19.Regarding the use of lifts to facilitate mass movements, SA/ASD explained that while lifts were mainly designated for use by teachers, visitors and disabled persons, individual schools had the discretion to allow use of lifts by students. She however pointed out that according to fire safety legislation and the Education Ordinance, classrooms would not be situated above the sixth floor.
20.On the provision of parking spaces, representatives of the ED and ASD pointed out that the provision of eight to ten parking spaces in the new designs was already better than that required by town planning standards. They also stressed the need for maintaining a reasonable balance between the provision of open space for students and the provision of parking spaces for teachers in the light of space limitations.
|21.In reply to the Chairman's enquiry on plans, if any, on installing air-conditioning in all schools instead of only in schools located in a noisy environment, the Deputy Secretary for Education and Manpower (3) stressed that due to policy and resource considerations, only schools under the noise abatement programme were now provided with air-conditioning. However, air-conditioning was already a standard provision for staff rooms, libraries and computer rooms in all schools. At the Chairman's request, he agreed to further study the matter, taking into consideration teachers' strong views in support of providing air-conditioning in all schools.
22.Responding to Dr LAW Cheung-kwok's comment that the new designs should preferably cater for the use of such school facilities as halls, parking spaces and libraries by the neighbouring community, the Deputy Director of Education advised that there were established procedures for other parties to hire school facilities. Owing to security and management problems, the impact on the image of schools and higher housekeeping costs incurred by extended opening hours, the Administration had no plan to promote community use of school facilities.
The School Improvement Programme
23.As for renovation and upgrading of existing schools, the Assistant Director of Education (Allocation and Support) (AD of E) advised that parallel to the development of better designs for new schools, the Administration had also ensured that the teaching and learning environment in existing Government and aided schools would be improved through provision of additional facilities under the School Improvement Programme (SIP) launched several years ago and being implemented in phases. Members noted that the Administration would, as far as practicable, upgrade the facilities of existing schools to bring them in line with the latest schedule of accommodation. However, the additional facilities that could be included would depend on the circumstances of individual schools.
V. Demand and supply of primary and secondary school places
(PLC Paper No. CB(1)1168(03))
24. AD of E briefed members on the forecast of demand for primary and secondary school places in the 1998-99 to 2000-01 school years and the School Building Programme for meeting the demand. Members noted that in estimating the demand, the Education Department (ED) had taken account of existing policy targets and anticipated developments such as the provision of 9-year universal basic education, implementation of whole-day primary schooling, abolition of floating classes at Secondary 1 to 5 and school places required by newly arrived children and young people from the Mainland.
25.Addressing members' concern about the shortage of school places in Sai Kung and Yuen Long, representatives of ED pointed out that the paper had only listed new schools for which funding for their construction had been secured. Other new schools had been planned in response to needs and since sites for them had already been reserved and formed, they could be completed within 18 months after funding was secured to make up for the shortfall expeditiously. Members were assured that the Administration would closely monitor the demand and supply of primary and secondary school places and where necessary, would take appropriate measures to ensure adequate places to meet the demand. Such measures included the temporary use of surplus places in neighbouring districts.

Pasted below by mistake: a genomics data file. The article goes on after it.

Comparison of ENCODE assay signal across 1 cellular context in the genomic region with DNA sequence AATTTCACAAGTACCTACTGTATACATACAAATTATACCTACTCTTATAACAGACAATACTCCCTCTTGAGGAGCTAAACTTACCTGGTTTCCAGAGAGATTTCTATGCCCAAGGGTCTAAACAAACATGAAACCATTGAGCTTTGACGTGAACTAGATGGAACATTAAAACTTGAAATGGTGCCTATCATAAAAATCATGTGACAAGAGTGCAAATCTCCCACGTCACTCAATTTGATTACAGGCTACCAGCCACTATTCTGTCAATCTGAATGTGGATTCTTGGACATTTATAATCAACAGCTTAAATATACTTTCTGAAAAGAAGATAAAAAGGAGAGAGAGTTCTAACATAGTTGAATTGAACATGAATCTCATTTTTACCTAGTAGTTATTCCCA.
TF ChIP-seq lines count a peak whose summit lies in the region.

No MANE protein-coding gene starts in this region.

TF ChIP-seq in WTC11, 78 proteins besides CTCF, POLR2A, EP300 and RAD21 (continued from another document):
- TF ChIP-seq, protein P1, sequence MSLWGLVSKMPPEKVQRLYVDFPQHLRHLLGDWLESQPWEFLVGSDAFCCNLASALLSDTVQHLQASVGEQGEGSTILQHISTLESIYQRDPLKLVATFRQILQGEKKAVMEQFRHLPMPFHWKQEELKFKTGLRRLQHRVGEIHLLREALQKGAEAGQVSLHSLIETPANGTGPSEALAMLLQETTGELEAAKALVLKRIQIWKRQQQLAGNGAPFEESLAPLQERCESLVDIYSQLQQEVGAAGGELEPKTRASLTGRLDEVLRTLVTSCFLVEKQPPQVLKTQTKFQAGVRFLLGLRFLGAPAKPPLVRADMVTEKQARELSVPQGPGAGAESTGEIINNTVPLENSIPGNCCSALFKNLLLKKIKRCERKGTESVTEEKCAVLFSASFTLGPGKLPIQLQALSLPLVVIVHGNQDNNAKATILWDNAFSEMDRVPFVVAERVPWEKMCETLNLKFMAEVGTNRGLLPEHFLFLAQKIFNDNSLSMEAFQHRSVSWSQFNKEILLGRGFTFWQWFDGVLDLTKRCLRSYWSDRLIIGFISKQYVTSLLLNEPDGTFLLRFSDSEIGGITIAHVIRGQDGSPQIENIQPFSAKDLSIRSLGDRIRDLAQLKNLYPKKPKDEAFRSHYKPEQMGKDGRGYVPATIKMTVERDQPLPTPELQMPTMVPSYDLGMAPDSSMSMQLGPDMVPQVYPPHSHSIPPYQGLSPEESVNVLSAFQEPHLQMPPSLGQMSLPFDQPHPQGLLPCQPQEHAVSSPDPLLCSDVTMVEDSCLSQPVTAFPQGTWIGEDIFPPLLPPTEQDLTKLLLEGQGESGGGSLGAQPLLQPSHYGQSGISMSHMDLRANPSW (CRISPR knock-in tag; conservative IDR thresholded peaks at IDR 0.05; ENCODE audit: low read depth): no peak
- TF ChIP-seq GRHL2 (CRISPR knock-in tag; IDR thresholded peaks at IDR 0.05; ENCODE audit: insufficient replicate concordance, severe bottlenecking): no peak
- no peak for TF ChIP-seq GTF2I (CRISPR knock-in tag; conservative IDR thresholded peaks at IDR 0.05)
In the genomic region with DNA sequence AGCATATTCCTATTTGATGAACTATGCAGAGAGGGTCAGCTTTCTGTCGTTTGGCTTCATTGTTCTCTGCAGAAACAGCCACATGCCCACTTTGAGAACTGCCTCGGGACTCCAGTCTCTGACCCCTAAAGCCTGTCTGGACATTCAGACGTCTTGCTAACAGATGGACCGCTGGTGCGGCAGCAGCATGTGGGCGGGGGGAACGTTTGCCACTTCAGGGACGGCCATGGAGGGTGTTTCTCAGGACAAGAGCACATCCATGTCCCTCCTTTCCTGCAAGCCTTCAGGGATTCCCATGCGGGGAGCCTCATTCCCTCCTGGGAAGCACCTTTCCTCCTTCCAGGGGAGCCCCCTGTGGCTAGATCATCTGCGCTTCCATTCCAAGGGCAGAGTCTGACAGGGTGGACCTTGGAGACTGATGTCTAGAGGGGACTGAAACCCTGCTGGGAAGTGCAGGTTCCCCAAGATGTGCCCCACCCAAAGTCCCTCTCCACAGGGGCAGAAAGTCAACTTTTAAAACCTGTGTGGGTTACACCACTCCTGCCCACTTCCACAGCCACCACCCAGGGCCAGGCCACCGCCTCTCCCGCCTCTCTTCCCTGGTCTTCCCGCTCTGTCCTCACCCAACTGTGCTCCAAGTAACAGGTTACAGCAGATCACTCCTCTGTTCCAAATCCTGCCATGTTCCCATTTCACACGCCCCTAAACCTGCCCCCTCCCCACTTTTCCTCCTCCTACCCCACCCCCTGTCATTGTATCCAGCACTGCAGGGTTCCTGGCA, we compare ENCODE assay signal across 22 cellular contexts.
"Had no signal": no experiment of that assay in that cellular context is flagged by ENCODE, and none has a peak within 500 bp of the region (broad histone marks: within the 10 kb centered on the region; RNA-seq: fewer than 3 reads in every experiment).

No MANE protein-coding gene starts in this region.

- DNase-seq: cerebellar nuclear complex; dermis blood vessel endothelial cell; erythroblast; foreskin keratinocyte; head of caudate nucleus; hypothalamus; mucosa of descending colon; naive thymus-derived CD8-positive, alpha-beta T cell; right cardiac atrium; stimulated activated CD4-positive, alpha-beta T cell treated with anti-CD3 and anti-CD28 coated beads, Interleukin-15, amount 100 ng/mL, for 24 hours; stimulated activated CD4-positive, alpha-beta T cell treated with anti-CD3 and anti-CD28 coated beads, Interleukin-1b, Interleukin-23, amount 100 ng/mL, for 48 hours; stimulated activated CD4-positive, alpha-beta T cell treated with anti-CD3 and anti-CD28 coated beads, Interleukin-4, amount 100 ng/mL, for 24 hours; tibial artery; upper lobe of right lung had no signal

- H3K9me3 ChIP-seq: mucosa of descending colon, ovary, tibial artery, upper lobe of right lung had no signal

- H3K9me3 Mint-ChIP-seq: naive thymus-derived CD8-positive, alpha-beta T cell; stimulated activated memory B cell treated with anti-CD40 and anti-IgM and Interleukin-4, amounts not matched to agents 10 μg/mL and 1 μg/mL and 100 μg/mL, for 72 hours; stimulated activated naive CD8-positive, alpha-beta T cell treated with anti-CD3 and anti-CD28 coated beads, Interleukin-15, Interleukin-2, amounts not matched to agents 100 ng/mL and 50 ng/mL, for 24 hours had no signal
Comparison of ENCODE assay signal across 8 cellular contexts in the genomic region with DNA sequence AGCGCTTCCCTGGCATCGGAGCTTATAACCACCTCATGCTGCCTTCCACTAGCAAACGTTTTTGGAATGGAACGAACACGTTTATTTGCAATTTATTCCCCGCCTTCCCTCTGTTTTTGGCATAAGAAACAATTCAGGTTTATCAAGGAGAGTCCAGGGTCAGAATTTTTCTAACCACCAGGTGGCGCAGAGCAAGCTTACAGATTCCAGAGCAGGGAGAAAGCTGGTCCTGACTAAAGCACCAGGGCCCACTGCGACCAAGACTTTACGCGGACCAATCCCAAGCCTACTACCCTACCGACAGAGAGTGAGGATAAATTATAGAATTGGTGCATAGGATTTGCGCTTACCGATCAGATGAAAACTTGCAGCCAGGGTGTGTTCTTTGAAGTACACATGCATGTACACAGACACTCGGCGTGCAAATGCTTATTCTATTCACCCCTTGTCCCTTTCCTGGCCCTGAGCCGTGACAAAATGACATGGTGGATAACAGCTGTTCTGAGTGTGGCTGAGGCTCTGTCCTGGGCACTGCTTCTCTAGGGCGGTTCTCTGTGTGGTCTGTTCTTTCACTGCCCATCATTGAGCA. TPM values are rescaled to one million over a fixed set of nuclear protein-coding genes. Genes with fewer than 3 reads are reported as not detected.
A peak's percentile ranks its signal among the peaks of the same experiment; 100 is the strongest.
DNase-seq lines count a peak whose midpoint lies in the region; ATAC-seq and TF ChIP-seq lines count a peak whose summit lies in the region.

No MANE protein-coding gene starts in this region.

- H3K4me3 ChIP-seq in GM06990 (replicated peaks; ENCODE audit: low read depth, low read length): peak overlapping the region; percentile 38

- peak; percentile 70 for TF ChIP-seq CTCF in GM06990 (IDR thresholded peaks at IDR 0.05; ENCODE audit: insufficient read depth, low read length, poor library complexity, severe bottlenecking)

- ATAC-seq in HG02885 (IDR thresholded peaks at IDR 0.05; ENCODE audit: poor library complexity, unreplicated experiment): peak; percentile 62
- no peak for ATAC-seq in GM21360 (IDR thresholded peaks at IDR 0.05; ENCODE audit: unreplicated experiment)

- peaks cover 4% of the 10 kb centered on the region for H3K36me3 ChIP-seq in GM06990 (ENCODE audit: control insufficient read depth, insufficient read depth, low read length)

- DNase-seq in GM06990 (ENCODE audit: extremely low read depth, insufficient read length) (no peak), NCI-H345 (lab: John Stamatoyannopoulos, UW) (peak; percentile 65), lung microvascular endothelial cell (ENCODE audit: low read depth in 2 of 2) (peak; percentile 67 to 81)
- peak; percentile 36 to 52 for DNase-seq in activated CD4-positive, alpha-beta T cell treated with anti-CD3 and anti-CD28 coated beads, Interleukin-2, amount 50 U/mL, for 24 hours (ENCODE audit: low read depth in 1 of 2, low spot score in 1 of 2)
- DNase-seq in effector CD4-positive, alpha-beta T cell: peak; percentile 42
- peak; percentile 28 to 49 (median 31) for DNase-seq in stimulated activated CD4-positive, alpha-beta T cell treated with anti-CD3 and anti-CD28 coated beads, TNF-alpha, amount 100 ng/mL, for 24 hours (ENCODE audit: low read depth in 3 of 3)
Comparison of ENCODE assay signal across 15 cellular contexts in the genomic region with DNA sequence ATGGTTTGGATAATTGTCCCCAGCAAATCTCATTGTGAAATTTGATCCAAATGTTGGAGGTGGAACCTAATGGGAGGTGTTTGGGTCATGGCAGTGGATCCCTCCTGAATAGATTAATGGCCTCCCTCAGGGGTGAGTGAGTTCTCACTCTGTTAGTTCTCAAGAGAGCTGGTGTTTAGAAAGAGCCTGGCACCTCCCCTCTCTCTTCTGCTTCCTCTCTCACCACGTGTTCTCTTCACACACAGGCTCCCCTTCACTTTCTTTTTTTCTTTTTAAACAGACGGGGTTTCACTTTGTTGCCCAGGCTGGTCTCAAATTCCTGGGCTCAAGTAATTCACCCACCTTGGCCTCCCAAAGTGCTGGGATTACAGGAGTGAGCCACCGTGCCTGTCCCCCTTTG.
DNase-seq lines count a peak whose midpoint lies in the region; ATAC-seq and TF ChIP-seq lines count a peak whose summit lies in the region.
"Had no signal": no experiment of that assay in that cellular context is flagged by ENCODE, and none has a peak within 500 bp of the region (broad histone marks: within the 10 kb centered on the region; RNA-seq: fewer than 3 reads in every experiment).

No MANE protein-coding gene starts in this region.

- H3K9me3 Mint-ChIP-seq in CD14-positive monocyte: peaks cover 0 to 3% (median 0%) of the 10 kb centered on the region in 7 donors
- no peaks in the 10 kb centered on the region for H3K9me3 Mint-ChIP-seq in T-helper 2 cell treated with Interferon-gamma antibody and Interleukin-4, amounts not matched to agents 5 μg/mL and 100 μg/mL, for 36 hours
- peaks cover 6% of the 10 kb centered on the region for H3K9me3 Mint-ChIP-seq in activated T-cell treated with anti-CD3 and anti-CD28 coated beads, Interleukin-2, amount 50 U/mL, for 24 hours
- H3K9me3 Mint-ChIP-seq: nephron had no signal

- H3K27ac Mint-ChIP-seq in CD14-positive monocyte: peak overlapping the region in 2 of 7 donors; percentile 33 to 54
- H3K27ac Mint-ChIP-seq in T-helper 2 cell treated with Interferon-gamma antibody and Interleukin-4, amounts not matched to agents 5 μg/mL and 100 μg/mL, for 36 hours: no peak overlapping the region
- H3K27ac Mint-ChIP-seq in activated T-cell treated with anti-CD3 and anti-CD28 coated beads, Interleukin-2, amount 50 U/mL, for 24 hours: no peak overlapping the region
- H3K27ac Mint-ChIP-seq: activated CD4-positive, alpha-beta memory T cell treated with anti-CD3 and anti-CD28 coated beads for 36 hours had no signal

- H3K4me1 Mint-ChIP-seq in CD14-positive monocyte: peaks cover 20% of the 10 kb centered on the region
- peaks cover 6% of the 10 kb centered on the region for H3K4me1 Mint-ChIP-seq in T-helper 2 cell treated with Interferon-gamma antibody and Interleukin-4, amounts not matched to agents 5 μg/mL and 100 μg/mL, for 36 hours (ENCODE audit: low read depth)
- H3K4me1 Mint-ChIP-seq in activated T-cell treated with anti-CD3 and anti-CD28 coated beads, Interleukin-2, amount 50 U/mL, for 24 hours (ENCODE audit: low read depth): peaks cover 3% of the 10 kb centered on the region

Implementation of whole-day primary schooling
26.In response to a member's proposal to convert bi-sessional schools into whole-day operation through administrative measures to expedite the implementation of whole-day primary schooling, representatives of ED stressed that the Administration was determined to implement whole-day primary schooling and would try to achieve this as early as possible by actively urging schools to convert to whole-day operation. They however pointed out that implementation of the plan had to be supported by new school developments in the School Building Programme and the revision of class structure over time. As such, parents' preferences and the availability of sites were important factors for achieving the target.
27. Responding to members' query on the appropriateness of achieving whole-day schooling for 60% of primary students in 2002-03 by increasing the class size by two students instead of operating more classes in schools with vacant classrooms, the Deputy Director of Education explained that the addition of two students to each class was only a statistical forecast to ensure achievement of 60% whole-day primary education in the public sector. He assured members that the additional students would mainly be allocated only at primary one level. On the use of vacant classrooms, he confirmed that these rooms were either reserved for whole-day schooling, situated in remote areas or due to be demolished soon.
Other related concerns
28.Regarding administrative support for schools, the Administration clarified that provisions had already been made for more than 800 clerical posts in primary and secondary schools in the coming school year. They assured members that the staffing establishment of schools was under constant review, having regard to actual needs and other competing demands on resources.
29.Concluding the meeting, the Chairman thanked members and the Administration for their contribution to the Panel during the session.
30.The meeting ended at 1:00 p.m.
Provisional Legislative Council Secretariat
21 April 1998